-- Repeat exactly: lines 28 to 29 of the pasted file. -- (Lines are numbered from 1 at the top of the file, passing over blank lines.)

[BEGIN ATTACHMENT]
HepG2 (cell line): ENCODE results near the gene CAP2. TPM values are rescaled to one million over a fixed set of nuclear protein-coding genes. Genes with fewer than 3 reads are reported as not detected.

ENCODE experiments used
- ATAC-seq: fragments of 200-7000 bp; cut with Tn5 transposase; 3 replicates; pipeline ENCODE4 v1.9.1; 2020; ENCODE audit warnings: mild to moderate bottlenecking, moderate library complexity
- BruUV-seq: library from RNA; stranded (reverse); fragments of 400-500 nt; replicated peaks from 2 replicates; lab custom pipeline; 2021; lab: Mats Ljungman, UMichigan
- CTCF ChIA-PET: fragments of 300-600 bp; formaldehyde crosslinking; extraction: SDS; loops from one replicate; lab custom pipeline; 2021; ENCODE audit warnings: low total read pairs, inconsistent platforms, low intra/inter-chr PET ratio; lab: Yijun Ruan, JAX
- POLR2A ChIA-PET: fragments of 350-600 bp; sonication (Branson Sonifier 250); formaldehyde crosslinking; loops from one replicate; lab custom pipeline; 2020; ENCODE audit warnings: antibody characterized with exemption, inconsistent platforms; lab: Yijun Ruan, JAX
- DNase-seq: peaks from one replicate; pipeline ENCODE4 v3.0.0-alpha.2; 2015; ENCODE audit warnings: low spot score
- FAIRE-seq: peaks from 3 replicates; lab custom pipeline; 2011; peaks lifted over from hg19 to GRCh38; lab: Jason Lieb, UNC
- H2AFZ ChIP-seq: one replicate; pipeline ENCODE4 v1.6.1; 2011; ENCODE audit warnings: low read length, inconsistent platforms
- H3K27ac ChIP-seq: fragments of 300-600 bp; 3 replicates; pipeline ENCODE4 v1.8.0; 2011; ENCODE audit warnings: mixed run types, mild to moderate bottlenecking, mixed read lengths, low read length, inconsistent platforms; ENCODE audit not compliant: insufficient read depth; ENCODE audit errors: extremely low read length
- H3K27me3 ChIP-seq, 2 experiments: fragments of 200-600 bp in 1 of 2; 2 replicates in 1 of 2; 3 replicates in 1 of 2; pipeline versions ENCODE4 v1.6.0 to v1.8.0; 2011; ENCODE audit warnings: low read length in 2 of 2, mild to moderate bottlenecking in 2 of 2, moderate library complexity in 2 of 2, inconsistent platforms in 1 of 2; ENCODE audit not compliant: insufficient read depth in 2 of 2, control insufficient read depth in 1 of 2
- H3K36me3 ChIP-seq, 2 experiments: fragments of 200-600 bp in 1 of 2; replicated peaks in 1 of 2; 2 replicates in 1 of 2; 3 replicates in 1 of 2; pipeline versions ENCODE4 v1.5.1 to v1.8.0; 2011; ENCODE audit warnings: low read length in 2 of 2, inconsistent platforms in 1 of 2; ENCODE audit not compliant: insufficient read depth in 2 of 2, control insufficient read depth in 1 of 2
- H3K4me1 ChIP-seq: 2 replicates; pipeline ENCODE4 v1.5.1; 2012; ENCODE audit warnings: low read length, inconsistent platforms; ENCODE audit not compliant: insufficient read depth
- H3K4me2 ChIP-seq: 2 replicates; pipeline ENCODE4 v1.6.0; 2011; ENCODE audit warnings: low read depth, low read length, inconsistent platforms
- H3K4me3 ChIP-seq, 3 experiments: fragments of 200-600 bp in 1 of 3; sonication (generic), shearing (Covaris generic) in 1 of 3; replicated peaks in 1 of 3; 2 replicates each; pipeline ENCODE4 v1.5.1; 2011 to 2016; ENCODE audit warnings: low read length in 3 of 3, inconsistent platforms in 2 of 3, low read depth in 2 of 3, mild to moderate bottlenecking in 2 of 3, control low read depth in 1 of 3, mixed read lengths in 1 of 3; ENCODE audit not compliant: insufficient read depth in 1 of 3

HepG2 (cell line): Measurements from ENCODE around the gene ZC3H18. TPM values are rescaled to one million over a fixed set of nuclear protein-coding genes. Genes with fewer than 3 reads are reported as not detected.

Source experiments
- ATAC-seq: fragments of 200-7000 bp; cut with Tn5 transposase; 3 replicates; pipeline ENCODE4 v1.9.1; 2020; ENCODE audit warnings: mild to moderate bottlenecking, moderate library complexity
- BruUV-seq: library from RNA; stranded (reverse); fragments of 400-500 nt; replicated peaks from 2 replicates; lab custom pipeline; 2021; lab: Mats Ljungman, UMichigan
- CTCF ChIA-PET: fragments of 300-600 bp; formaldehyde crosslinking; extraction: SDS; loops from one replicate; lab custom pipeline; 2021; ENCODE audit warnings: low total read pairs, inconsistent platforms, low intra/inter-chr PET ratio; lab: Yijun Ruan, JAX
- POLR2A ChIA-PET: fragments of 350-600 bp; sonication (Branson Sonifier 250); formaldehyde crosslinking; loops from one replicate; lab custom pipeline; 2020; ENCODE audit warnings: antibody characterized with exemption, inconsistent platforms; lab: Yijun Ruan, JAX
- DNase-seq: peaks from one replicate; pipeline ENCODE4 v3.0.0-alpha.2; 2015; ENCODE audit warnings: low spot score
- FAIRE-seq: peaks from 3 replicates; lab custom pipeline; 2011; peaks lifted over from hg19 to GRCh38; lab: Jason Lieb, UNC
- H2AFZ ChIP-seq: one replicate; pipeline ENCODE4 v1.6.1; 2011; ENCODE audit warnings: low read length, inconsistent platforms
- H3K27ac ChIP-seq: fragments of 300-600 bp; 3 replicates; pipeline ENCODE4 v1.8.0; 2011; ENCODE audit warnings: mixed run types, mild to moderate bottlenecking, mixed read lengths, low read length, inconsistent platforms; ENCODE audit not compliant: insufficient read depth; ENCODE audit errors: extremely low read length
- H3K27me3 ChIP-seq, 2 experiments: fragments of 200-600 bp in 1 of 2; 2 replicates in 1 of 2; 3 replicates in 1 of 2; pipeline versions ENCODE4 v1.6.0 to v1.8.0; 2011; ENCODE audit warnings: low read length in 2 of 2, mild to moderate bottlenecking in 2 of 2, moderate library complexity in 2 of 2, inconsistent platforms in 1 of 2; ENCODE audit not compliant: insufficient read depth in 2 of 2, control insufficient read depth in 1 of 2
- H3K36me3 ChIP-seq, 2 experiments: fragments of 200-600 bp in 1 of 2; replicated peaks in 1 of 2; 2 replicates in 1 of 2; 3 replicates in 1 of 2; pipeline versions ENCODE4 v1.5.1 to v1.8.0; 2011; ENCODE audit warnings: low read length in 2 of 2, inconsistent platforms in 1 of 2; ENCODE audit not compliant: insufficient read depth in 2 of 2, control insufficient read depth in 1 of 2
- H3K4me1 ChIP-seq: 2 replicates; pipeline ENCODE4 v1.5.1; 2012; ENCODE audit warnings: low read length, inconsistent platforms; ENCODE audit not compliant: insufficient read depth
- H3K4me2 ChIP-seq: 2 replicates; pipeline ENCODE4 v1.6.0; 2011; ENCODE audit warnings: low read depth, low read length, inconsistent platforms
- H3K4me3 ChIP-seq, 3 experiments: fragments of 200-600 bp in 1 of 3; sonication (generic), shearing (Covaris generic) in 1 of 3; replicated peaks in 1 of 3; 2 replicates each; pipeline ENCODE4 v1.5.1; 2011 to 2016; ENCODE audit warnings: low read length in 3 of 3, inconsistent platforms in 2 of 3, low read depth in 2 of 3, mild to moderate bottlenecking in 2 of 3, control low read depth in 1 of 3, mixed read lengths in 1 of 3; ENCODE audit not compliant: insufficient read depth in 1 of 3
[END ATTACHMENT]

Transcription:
- H3K4me1 ChIP-seq: 2 replicates; pipeline ENCODE4 v1.5.1; 2012; ENCODE audit warnings: low read length, inconsistent platforms; ENCODE audit not compliant: insufficient read depth
- H3K4me2 ChIP-seq: 2 replicates; pipeline ENCODE4 v1.6.0; 2011; ENCODE audit warnings: low read depth, low read length, inconsistent platforms